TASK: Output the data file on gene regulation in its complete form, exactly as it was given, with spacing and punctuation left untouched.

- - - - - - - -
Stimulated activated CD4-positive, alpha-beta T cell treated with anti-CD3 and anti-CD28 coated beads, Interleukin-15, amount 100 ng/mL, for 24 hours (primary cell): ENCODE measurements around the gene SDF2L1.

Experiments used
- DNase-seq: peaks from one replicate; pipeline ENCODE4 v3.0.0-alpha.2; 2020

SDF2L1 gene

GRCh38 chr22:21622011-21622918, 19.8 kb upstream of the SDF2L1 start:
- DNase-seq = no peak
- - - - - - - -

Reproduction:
Stimulated activated CD4-positive, alpha-beta T cell treated with anti-CD3 and anti-CD28 coated beads, Interleukin-15, amount 100 ng/mL, for 24 hours (primary cell): ENCODE measurements around the gene SDF2L1.

Experiments used
- DNase-seq: peaks from one replicate; pipeline ENCODE4 v3.0.0-alpha.2; 2020

SDF2L1 gene

GRCh38 chr22:21622011-21622918, 19.8 kb upstream of the SDF2L1 start:
- DNase-seq = no peak